On more than one occasion, politics and the upcoming U.S. presidential election entered the conversation. “Jobs are the issue of this election,” said Rosensweig. The topic came up again in a charming and down-to-earth presentation from SEMA Chairman Corky Coker, president of Coker Tire, who is deeply involved in politics in his home state of Tennessee. Coker urged GAAS attendees to take an active role in politics, referring to current major legislative issues for the aftermarket, such as the Right to Repair Act and vehicle scrappage legislation. “The ability for independent service dealers to repair cars — I think that’s a freedom issue,” he said.

Jeff Stankard, a publisher with Babcox Publications, led service dealer panelists through a thought-provoking discussion of service dealer operations. The diverse mix, which included John Francis of Francis Automotive Service, Eric Griffith of Bridgestone/Firestone Retail & Consumer Operations, Mac McGovern of Lee Auto Parts, and Doug Moody of Canada’s Active Green & Ross, discussed training, vehicle complexity and strategies to keep smaller service shops successful. One striking statistic from the panel was the increasing rate at which service dealers are going online for their parts ordering needs. Three of the four panelists each said they order 60 to 80 percent of their parts online, giving reasons such as accuracy, ease of use, having an audit trail of an order and having the ability to provide more accurate estimates.

Sponsored by R. L. Polk & Co., the first day of GAAS 2004 also featured a multi-media presentation on inventory management from Polk’s Mike Gingell and Mike Swearengin from O’Reilly Auto Parts, which worked with Polk to improve its inventory management processes. The day of presentations closed with an enlightening talk with Tiffany Vasilchick, a consultant with Faith Popcorn’s Brain Reserve, about advertising and targeting the female consumer.

Stay tuned, tomorrow, aftermarketNews.com will continue its live coverage of GAAS 2004 with news from the second and final day of the event.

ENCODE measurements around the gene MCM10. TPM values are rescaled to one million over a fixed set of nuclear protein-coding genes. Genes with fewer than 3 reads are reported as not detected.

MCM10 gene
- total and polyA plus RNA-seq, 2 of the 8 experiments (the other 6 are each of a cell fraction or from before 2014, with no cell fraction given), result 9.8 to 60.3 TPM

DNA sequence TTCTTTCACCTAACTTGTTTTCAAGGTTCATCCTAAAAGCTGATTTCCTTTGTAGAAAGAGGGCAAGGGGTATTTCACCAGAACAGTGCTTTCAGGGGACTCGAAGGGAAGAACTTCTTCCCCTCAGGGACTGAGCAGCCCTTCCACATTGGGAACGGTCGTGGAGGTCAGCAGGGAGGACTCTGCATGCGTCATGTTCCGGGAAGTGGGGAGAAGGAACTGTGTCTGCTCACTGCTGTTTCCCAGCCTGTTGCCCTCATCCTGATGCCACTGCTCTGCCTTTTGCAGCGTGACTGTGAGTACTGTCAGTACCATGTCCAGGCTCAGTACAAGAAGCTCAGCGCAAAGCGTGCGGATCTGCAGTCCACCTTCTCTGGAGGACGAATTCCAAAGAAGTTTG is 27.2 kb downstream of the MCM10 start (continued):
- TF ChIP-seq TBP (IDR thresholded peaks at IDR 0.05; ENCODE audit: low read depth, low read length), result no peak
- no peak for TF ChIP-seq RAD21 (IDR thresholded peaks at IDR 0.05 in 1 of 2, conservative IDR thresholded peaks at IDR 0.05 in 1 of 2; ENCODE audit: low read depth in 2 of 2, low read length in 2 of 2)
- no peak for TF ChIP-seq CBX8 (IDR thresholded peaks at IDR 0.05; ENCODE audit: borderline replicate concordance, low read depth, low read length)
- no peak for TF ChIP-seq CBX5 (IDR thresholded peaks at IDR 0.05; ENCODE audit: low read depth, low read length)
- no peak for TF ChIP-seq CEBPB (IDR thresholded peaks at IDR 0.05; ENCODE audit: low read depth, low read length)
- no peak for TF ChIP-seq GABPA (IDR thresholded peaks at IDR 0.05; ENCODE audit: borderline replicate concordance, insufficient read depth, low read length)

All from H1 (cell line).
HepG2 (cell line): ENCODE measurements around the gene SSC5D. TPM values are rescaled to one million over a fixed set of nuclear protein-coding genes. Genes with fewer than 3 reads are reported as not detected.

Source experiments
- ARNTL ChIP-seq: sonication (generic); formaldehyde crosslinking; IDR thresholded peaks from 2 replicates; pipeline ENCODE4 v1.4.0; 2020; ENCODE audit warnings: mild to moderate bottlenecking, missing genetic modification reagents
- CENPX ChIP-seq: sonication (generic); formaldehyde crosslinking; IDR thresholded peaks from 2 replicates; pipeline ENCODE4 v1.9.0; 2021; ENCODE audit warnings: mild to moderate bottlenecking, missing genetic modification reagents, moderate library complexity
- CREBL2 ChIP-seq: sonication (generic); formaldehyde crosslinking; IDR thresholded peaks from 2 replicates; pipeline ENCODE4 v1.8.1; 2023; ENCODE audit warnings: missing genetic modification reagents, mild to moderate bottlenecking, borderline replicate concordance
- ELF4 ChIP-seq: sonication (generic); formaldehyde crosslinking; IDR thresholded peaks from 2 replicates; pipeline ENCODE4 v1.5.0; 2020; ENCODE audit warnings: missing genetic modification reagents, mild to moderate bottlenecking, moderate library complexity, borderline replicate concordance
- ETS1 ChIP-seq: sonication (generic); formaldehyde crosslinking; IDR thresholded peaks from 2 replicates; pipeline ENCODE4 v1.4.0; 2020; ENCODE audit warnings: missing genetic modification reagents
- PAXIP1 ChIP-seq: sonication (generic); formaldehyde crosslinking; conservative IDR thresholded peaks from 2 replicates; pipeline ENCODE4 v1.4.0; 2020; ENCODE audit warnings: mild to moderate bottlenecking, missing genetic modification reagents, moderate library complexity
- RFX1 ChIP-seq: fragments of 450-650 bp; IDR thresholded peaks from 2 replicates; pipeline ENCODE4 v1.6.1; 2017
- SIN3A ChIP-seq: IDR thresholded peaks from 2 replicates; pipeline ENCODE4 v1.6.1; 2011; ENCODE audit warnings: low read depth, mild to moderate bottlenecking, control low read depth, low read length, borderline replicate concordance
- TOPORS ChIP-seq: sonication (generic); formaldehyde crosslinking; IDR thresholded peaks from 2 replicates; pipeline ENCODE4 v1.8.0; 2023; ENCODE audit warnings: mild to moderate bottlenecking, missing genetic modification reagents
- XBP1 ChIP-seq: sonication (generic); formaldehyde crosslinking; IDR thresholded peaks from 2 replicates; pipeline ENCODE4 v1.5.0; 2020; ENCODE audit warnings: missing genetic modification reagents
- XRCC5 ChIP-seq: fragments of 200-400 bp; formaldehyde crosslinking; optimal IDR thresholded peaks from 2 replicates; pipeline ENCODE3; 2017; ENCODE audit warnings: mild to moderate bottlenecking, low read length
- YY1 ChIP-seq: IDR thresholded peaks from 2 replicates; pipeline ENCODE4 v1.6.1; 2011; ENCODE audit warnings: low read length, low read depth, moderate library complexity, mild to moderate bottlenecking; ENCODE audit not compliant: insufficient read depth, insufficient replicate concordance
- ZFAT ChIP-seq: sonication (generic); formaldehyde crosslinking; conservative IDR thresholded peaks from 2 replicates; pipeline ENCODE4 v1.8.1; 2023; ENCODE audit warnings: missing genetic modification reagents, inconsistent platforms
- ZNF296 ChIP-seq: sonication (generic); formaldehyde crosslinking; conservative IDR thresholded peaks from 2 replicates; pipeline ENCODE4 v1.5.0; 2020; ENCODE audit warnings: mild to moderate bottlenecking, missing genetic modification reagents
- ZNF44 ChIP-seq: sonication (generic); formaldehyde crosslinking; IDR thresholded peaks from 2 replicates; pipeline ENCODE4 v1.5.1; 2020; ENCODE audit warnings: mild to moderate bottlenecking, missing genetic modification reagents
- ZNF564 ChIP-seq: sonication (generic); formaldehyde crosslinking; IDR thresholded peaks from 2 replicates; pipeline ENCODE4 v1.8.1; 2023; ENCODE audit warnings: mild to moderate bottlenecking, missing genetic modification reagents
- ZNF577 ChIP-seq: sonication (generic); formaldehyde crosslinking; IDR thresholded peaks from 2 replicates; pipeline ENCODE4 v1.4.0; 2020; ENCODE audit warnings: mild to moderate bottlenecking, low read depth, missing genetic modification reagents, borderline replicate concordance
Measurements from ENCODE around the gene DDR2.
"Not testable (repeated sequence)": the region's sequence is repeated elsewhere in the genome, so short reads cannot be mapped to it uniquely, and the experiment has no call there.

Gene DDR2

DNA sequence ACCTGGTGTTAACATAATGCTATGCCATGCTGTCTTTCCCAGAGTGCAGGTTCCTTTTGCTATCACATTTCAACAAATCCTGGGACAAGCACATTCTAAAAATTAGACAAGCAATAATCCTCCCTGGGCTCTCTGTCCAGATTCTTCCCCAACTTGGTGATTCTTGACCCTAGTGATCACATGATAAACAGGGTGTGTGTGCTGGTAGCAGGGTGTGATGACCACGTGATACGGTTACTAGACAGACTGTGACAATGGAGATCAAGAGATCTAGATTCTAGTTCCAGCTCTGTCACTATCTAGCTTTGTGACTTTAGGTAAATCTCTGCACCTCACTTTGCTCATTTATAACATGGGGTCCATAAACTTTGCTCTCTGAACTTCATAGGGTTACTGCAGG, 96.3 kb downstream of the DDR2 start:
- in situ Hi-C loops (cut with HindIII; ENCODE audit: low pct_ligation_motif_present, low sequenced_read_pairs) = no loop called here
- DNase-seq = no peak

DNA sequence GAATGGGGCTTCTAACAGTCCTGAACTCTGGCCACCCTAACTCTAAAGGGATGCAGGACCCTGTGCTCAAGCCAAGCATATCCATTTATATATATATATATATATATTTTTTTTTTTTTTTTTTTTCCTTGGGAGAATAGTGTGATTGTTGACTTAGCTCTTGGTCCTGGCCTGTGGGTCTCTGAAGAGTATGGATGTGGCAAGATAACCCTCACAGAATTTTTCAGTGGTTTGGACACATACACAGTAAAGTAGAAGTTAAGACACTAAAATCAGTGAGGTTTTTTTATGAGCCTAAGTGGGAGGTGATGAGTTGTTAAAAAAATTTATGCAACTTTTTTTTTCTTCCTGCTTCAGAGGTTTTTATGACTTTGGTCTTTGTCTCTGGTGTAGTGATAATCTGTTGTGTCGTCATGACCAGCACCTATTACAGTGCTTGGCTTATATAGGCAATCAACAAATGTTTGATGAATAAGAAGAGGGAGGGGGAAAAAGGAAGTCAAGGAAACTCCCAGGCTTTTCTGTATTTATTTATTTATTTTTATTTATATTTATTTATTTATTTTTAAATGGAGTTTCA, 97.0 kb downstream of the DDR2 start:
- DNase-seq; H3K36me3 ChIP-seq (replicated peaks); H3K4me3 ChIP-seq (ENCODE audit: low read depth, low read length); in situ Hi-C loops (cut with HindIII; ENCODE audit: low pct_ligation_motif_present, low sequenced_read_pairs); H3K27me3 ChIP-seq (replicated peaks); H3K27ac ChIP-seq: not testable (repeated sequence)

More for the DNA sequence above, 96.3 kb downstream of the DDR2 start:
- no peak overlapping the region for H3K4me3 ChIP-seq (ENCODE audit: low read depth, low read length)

_______________________________________

Click here to view the rest of today’s headlines.

You May Also Like

Maryland Teamsters Call for Passage of HB 1447

The legislation would protect middle-class jobs and motorist safety, according to the International Brotherhood of Teamsters.

Maryland Teamsters Call for Passage of HB 1447

Members of Teamsters Locals 570, 639, and 922 testified before the Maryland House of Delegates to call for the passage of House Bill 1447 (HB 1447), legislation that would require a human operator in large commercial vehicles. Similar legislation has been introduced in California, Iowa, Indiana, and New York this year.

Beyond the safety aspect, the legislation would protect middle-class jobs, according to the International Brotherhood of Teamsters.

$78B Pro-Business Tax Bill Passes House, Awaits Senate

The bill aims to reinstate tax incentives for R&D and small business investments, along with other measures.

MANN+HUMMEL NA Aftermarket Shows Right to Repair Support

Representatives from MANN+HUMMEL’s North American aftermarket brands recently visited Capitol Hill to express their support for H.R. 906.

MEMA Issues Statement on Tax Relief for Working Families Act

This measure contains the restoration of one year deductibility of research and development expenses, a key legislative priority for the association.

SEMA Urges Members to Support Tax Relief Bill

The Tax Relief for American Families and Workers Act of 2024 benefits specialty automotive aftermarket businesses, according to SEMA.

SEMA Action Network

Other Posts

ASA Endorses Bipartisan Tax Framework

The Automotive Service Association says the legislation is beneficial for independent automotive repair businesses.

Industry Partners Urge Congress to Pass R&D Deductibility Fix

“Congress must restore this tax provision to enhance U.S. competitiveness, job creation and innovation as soon as possible,” said Ann Wilson, MEMA’s executive vice president of government affairs.

Legislators Challenge Vehicle Data Access ‘Double Standard’

Rep. Marie Gluesenkamp Pérez joined other legislators in sending a letter to NHTSA about proposed guidance for implementing the Massachusetts Right to Repair law.

House Passes Bill to Stop EPA Emissions Mandate

The U.S. House passed the “Choice in Automobile Retail Sales (CARS) Act” (H.R. 4468) with bipartisan support.

Opposition Grows for California’s Mandate Banning New Gas-Powered Vehicle Sales